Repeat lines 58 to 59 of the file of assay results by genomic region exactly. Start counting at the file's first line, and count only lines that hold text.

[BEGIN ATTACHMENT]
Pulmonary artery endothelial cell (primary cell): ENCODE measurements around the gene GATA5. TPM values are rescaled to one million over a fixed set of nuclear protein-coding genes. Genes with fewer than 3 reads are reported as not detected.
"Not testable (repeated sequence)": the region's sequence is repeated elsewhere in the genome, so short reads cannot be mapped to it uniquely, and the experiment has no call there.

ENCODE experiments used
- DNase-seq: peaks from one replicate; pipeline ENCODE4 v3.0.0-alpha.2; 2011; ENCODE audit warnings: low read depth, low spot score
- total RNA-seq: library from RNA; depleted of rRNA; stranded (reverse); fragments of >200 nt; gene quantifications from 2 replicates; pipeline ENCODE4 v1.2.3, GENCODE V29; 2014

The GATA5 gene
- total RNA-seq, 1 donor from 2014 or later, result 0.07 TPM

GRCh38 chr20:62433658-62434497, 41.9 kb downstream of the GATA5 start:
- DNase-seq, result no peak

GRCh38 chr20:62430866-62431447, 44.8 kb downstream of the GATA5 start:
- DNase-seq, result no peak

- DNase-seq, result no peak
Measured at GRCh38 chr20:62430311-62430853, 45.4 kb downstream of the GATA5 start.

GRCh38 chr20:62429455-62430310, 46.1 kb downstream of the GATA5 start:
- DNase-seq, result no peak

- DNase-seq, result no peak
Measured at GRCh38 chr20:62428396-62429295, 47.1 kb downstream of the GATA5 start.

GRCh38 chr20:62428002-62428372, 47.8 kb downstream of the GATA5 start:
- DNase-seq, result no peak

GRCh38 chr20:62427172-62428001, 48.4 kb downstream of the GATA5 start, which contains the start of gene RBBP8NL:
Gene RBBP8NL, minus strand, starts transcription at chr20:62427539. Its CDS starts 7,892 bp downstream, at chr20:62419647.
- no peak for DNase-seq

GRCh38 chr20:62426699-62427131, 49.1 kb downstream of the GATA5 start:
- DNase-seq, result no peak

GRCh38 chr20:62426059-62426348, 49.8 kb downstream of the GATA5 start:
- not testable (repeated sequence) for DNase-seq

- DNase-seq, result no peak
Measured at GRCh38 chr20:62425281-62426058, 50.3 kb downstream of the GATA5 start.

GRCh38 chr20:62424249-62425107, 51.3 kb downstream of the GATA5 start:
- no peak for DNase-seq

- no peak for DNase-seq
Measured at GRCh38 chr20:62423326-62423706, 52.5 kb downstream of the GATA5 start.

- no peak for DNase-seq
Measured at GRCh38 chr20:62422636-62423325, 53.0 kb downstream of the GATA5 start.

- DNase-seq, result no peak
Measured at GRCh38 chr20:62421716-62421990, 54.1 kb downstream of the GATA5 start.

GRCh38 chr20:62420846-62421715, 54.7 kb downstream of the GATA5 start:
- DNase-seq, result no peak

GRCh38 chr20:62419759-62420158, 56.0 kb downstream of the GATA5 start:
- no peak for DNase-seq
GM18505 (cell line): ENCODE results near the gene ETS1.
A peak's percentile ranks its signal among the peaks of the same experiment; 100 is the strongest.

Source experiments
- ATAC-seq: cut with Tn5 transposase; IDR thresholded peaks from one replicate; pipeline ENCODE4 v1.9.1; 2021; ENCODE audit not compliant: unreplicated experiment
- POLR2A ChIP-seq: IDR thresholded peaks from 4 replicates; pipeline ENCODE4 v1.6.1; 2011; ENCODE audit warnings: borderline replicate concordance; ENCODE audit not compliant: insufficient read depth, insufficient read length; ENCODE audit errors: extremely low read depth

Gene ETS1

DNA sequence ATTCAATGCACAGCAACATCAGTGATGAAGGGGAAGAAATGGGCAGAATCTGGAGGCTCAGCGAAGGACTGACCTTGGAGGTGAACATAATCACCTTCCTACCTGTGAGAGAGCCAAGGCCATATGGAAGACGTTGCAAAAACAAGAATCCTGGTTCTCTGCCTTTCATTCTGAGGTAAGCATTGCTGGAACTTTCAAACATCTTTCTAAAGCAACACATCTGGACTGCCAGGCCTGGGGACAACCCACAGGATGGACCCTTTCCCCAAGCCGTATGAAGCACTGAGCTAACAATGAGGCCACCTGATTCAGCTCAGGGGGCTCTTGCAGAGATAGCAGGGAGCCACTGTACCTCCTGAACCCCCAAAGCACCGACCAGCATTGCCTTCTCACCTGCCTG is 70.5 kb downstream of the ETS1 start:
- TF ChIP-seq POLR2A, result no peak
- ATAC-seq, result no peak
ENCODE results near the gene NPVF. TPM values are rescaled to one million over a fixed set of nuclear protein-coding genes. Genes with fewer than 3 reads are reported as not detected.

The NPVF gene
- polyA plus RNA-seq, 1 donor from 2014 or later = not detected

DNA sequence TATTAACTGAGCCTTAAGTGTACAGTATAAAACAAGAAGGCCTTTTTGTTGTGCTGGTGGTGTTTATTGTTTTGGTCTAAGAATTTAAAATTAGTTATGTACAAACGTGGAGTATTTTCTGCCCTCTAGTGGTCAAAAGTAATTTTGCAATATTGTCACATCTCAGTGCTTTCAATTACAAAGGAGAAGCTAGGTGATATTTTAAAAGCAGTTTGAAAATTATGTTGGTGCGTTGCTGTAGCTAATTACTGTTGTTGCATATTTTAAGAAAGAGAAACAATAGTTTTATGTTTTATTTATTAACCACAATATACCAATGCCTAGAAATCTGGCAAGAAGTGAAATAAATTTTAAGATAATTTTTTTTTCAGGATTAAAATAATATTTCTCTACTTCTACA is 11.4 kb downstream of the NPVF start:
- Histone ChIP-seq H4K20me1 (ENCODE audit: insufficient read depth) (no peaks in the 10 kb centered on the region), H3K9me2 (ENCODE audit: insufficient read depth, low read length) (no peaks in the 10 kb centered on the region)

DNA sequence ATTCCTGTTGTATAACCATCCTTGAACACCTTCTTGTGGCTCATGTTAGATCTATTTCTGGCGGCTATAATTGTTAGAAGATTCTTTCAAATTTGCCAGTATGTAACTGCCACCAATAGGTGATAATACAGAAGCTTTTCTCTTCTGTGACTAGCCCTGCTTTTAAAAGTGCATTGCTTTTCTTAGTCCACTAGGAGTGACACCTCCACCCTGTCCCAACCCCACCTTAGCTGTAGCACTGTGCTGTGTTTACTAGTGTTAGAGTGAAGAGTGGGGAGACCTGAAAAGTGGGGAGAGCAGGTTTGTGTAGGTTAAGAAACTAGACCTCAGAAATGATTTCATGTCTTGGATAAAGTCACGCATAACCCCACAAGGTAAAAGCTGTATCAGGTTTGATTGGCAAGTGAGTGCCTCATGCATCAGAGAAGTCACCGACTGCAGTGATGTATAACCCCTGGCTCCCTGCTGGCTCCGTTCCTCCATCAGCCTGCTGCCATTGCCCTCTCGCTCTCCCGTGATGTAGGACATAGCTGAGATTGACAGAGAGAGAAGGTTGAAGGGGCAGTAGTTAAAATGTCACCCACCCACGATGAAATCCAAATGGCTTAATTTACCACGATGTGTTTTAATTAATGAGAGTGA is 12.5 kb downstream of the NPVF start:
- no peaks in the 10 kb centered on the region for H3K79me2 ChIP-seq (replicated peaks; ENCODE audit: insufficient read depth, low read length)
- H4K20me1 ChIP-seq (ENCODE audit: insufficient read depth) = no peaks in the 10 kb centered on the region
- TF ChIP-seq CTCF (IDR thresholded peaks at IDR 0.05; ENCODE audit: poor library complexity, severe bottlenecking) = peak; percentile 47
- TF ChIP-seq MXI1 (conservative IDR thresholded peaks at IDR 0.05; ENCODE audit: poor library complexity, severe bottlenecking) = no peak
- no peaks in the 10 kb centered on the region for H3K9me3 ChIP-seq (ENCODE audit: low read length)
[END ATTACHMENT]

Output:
- TF ChIP-seq CTCF (IDR thresholded peaks at IDR 0.05; ENCODE audit: poor library complexity, severe bottlenecking) = peak; percentile 47
- TF ChIP-seq MXI1 (conservative IDR thresholded peaks at IDR 0.05; ENCODE audit: poor library complexity, severe bottlenecking) = no peak